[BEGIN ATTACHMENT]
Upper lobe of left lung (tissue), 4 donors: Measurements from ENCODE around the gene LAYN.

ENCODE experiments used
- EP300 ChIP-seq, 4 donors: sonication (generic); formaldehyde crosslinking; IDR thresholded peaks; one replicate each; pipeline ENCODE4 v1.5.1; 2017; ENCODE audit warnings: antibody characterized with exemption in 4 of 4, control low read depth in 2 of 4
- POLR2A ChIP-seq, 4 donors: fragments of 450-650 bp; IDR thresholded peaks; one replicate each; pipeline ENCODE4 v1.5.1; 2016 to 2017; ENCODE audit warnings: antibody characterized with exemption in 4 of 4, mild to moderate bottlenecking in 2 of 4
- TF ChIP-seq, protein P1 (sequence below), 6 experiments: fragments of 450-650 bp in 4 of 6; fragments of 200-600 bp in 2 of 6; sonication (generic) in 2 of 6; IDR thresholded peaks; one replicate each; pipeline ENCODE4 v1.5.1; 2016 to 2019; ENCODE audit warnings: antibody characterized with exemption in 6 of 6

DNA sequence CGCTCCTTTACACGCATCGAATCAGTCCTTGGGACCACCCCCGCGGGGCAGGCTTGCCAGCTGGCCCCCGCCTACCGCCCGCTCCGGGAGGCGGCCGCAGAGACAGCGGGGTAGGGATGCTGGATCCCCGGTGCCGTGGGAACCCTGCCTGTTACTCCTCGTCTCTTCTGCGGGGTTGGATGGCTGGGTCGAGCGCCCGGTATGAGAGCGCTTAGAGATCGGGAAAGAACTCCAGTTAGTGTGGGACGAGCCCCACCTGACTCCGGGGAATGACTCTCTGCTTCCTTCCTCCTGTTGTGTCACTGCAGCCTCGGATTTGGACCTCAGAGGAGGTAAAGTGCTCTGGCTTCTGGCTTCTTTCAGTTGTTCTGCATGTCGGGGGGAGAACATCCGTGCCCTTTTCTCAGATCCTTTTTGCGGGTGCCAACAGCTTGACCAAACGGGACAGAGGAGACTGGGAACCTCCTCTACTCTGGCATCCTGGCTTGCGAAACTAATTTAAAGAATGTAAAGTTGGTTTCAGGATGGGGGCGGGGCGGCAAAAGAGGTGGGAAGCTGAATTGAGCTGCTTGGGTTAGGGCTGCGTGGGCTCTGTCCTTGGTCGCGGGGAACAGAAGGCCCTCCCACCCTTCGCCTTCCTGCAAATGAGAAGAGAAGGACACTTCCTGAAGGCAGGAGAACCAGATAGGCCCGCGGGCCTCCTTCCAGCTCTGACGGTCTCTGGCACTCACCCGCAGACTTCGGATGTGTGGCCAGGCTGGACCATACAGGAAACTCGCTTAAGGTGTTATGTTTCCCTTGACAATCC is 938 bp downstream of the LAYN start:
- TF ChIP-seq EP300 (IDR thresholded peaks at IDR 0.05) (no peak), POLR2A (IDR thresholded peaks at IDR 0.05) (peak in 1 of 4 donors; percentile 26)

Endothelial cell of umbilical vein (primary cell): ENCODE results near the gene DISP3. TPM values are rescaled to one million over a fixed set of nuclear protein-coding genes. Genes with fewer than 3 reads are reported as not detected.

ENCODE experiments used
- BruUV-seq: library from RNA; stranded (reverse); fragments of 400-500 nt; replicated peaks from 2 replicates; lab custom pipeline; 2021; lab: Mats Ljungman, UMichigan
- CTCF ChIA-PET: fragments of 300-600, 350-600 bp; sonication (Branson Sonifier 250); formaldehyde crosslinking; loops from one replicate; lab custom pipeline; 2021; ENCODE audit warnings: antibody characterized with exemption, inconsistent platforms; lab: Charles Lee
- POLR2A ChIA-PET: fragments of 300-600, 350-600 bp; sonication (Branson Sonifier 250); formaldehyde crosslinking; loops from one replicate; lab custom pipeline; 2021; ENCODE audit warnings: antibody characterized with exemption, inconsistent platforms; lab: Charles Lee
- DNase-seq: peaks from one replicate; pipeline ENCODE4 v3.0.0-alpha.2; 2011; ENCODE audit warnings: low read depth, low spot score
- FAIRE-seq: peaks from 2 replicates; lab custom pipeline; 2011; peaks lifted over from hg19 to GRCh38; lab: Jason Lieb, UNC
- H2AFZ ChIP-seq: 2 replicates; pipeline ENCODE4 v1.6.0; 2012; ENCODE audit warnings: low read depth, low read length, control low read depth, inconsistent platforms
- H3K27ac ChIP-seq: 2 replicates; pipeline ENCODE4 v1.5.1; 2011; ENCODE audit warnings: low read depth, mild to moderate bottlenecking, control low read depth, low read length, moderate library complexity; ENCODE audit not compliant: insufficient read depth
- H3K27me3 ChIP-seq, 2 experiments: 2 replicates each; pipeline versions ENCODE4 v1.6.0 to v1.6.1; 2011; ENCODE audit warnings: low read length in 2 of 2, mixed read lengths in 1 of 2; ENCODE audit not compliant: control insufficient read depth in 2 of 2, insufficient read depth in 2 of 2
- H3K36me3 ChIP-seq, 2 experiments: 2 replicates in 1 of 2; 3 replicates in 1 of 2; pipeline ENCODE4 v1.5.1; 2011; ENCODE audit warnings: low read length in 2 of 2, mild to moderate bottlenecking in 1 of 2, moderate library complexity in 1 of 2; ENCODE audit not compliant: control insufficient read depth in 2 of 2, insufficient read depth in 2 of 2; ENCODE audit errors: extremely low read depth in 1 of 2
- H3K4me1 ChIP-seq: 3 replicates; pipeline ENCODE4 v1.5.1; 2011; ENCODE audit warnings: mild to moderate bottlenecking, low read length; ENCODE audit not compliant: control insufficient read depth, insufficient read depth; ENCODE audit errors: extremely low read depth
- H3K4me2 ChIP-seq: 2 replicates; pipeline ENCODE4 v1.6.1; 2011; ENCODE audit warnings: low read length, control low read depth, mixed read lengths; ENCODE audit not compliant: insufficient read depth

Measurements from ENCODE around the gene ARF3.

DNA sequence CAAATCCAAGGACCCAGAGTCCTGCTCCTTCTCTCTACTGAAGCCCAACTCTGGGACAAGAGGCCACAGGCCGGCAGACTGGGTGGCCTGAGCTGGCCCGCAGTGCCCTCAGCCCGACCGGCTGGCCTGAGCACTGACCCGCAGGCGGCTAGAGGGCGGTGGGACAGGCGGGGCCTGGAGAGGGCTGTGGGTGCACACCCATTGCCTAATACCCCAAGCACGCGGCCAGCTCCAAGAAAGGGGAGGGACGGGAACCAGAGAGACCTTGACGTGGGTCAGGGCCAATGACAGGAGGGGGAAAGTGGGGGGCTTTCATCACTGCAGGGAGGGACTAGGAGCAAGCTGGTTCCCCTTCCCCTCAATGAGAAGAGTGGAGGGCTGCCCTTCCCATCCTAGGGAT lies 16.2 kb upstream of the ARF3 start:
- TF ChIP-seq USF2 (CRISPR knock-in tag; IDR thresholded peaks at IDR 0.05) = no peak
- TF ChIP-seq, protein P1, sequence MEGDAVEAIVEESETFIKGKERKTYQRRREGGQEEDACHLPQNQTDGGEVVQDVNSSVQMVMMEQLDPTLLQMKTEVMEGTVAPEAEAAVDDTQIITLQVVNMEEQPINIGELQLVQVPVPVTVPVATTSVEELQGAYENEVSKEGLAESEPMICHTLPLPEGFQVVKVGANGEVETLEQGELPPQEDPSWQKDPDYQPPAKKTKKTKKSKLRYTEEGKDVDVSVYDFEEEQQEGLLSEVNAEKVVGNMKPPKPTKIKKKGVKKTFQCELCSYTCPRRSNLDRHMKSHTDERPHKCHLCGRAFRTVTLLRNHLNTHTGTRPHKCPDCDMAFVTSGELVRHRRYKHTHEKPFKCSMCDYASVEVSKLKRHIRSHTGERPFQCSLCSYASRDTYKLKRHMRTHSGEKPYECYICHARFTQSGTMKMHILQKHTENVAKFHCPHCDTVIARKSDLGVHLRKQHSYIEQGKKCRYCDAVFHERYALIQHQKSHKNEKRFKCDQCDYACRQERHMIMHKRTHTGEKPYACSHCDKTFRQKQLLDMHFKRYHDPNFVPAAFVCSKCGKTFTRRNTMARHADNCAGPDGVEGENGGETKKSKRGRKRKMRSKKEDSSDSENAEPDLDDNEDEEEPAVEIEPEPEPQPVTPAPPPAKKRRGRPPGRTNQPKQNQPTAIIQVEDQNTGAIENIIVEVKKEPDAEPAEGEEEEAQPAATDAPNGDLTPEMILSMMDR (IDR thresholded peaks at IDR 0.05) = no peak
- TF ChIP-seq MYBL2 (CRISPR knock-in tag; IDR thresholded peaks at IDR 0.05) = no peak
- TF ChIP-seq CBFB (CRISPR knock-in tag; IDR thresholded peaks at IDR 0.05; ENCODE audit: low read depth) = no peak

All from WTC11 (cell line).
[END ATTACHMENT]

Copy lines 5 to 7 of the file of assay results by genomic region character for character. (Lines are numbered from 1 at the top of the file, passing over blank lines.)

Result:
- TF ChIP-seq, protein P1 (sequence below), 6 experiments: fragments of 450-650 bp in 4 of 6; fragments of 200-600 bp in 2 of 6; sonication (generic) in 2 of 6; IDR thresholded peaks; one replicate each; pipeline ENCODE4 v1.5.1; 2016 to 2019; ENCODE audit warnings: antibody characterized with exemption in 6 of 6

DNA sequence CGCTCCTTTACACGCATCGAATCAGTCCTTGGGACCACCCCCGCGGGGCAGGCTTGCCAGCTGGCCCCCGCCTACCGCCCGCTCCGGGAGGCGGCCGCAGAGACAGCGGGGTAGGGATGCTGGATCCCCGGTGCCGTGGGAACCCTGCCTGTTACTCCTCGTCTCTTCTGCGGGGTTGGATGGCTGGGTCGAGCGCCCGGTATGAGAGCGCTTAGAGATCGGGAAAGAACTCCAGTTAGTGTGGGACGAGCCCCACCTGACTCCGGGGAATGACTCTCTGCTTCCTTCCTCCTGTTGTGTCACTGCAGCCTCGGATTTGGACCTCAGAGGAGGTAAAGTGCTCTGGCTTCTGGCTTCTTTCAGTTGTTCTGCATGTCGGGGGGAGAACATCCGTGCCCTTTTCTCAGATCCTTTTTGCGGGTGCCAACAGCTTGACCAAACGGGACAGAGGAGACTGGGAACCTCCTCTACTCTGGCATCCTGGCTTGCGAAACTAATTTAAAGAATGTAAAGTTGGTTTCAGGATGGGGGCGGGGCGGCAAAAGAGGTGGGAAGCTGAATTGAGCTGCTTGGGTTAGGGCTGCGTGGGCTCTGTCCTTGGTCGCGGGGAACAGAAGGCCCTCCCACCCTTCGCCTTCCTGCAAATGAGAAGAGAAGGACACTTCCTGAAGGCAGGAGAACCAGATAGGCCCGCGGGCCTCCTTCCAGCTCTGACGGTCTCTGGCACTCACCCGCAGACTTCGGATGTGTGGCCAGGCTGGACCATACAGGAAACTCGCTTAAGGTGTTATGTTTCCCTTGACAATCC is 938 bp downstream of the LAYN start:
- TF ChIP-seq EP300 (IDR thresholded peaks at IDR 0.05) (no peak), POLR2A (IDR thresholded peaks at IDR 0.05) (peak in 1 of 4 donors; percentile 26)